Not too long into Columbus, the feature debut of video essayist Kogonada, I started the necessary process of questioning the aesthetic conceit of what I was seeing. The film is set in Columbus, Indiana, something of an architecture capital, and much of the film delicately, thoughtfully, places its characters in the wake of those structures. The extraordinary design and angularity of the landmarks, from buildings to bridges to towers, demands an equal level of spacial consideration from the camera. Every image is at such a high level of visual sophistication, in foreground, background, framing, that it’s impressiveness starts to taunt us. Are its images just brilliant for their own indulgent sake, or are there sincere emotions underpinning each decision?
The questions I was asking while still agape at the majestic placement of bodies against mammoth structures, reassuringly, were questions that the characters in the film were also asking. After discussing the stunning, unexpected impact a seemingly random structure had on her at a trying period in her life, Columbus native Cassandra (Haley Lu Richardson) – ‘Casey’, as friends and family simplify – meaningfully clarifies “I didn’t say I was healed.” It’s a moment that resonates simply because it distinguishes resonance from recovery. A work of art can be meaningful without necessarily making life easier for its beholder. Such is the form of Columbus, constructing an array of startling images that make us feel both richer and smaller.
We quickly align with Casey, the quietly torn Columbus resident who’s reasonably comfortable staying in her home town to take care of her emotionally recovering mother. It’s the kind of compromised complacency that her eventual counterpart, Jin (John Cho), can’t particularly comprehend. In town to wait for his ailing father to either recover or die, Jin’s bitterness and reluctance to stand by his dad makes him initially difficult to empathize with. He doesn’t share an ounce of his father’s fascination with architecture, often vacantly drifting between spaces without contemplating on his place within them. When he and Cassandra happen upon each other, initially divided by a fence they eventually, symbolically, find some avenue to cross through, they develop an attachment more out of emotional necessity than shared interest.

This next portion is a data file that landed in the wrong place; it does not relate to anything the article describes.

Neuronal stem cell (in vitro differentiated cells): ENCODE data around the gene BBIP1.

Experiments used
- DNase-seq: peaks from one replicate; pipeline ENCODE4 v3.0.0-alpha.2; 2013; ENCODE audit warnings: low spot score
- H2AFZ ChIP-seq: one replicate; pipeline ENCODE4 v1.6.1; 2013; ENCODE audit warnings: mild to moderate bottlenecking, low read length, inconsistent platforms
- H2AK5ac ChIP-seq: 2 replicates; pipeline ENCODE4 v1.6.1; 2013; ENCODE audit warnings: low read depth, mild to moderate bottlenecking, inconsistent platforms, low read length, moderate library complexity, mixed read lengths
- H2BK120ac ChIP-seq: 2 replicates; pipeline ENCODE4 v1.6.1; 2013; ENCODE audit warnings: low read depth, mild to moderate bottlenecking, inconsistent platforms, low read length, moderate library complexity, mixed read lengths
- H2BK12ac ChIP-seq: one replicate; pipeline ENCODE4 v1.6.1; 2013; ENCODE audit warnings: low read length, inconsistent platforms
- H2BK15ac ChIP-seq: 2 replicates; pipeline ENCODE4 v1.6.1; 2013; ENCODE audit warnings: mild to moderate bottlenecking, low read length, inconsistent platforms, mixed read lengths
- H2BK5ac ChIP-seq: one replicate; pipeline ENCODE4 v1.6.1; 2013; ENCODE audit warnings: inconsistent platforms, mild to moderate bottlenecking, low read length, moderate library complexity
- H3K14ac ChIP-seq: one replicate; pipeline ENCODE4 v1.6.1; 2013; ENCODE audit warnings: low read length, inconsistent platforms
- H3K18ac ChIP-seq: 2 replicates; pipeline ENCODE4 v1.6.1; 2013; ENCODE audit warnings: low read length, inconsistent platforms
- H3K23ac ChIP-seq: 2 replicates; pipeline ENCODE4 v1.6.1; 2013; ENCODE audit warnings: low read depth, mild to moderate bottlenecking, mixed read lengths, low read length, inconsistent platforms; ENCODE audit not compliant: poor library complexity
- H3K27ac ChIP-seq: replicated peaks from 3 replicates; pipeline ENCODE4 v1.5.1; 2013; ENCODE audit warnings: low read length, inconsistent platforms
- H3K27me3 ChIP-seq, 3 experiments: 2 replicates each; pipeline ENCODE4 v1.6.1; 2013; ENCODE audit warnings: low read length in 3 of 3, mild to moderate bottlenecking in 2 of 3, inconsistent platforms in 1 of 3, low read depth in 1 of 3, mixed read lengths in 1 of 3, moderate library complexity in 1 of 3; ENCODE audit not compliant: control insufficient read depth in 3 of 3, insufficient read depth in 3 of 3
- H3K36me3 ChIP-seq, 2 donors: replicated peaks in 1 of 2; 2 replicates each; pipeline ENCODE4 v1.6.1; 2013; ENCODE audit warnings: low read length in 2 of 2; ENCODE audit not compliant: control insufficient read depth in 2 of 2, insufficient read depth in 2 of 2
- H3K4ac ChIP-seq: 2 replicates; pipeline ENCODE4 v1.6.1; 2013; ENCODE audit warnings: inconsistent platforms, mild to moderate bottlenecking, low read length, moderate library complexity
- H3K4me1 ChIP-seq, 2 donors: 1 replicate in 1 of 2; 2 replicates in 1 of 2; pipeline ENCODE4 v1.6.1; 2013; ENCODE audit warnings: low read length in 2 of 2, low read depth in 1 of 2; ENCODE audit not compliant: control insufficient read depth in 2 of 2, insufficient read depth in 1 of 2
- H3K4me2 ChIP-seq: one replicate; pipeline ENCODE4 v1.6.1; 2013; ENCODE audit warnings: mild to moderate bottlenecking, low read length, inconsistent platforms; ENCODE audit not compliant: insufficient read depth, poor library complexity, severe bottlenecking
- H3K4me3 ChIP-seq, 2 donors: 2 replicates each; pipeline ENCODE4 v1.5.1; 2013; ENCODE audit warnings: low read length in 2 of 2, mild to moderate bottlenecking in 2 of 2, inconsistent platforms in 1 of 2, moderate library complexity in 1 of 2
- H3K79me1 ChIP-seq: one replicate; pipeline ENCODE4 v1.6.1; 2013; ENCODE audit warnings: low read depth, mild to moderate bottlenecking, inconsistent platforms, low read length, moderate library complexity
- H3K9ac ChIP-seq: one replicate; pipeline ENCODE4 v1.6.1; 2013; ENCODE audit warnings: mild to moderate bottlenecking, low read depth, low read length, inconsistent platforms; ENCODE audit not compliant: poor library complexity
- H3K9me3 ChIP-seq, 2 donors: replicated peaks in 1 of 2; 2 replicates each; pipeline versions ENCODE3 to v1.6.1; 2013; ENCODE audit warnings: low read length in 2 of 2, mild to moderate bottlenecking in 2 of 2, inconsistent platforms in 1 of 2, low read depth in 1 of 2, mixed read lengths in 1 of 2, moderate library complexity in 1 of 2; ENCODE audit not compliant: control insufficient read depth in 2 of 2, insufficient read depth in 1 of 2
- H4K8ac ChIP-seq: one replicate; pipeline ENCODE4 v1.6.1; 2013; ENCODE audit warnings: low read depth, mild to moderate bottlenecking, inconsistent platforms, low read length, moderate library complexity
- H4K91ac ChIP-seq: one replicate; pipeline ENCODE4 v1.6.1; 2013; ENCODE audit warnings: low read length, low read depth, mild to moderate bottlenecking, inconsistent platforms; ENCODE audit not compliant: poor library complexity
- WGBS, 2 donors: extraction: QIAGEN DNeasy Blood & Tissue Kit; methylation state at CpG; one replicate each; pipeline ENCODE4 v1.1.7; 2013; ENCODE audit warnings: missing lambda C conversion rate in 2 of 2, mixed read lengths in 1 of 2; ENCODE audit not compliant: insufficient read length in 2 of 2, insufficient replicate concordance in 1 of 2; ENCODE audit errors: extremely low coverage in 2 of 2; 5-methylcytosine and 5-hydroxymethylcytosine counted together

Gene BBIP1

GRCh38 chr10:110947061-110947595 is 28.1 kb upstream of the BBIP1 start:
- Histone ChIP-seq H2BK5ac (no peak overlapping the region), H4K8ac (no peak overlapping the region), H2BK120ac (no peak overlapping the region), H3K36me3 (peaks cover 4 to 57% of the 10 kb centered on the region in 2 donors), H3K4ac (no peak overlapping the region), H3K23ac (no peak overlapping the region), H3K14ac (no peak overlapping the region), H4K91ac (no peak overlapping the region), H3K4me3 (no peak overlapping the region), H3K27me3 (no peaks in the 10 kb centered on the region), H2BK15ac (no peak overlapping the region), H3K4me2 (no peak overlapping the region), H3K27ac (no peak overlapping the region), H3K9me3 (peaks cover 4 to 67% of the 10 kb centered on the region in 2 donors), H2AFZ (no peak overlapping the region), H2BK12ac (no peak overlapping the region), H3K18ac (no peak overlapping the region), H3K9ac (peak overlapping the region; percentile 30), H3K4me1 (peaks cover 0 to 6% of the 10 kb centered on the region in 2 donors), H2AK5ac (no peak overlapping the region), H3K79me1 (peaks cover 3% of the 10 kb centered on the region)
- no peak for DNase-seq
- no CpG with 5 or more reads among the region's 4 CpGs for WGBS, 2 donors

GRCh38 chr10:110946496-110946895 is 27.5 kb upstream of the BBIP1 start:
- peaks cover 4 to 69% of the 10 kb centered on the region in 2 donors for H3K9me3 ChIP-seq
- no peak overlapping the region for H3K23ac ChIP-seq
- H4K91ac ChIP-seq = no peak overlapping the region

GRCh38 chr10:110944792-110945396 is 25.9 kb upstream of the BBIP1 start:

It’s hard to say if Casey’s passion for her town’s architecture, strong enough for her to keep a ranked list of her favorite structures, rubs off on Jin, but the two’s differing views and circumstances certainly form a receptive ongoing dialogue. In one scene, after Casey starts rambling through a tour guide’s description of a building, Jin stops her, asking her why she, specifically, feels such a strong fondness towards it. Kogonada cuts to within the building looking outward, Casey’s precise description muffled, but her pure feelings of resonance and intrigue still intact. It doesn’t matter so much how, or how well, she describes, as long as it comes through genuinely, and not superfluously.
As specific and intimate as their mutual rapport is, down to Casey giggling a sentimental intonation from Jin – “Your mother? Did she do meth?” – it remains an unstable, electrified connection because of how strongly they believe they know what’s best for each other. Jin comes from familial background of failed expectations, neglected by his father and increasingly sore over having to pause his life indefinitely for someone wouldn’t do the same. For him, it seems silly for Casey to give up her dreams and ambitions to care for her mother. Even at her most irritated, though, Casey feels such a filial bond to her distressed mother that moving on from it, even to better things, makes her feel selfish and inconsiderate.
Kogonada does an exquisite job finding the ideal spaces to reflect Casey and Jin’s confused and uncertain feelings, and even more so finding ways to either delicately spotlight or harshly diminish them within the frame. The core performances, though, are what sell the connection and the mutual influence of having each other to help guide or challenge them. Haley Lu Richardson, fresh from small, but startlingly sincere, turns in The Edge of Seventeen and Split, has wide, respectful canvas to illustrate her character’s internal conflict, wrestling with humble happiness and irresistible ambition. John Cho has a tougher job, unpeeling Jin’s restrained and socially off-putting exterior to reveal the deep reservoirs of pain and regret that underpin nearly every unresolved family estrangement. Family can often feel like a binding contract, and Casey and Jin beautifully illustrate the hard compromises children make to either maintain or sever that contract.
Kogonada’s emerging visual and verbal style certainly evokes Yasujiro Ozu, Wong Kar Wai and even Richard Linklater at times, but his intricately considered approach, visible in even his video essays, feels distinctly, often dauntingly, his own. While much of D.P. Elisha Christian’s delicate work is devoted to shrinking or expanding its character’s against daunting landmarks, there’s just as much attention paid to musty, dankly lit interiors. Mirrors, doorways and crevices of differing size and shape create frames within each frame, opening new, often opposing, perspectives for the characters to consider. If imagery and architecture doesn’t make life any easier for Columbus’ leads, it at least makes the world a wider place, even when waylaid in a small place.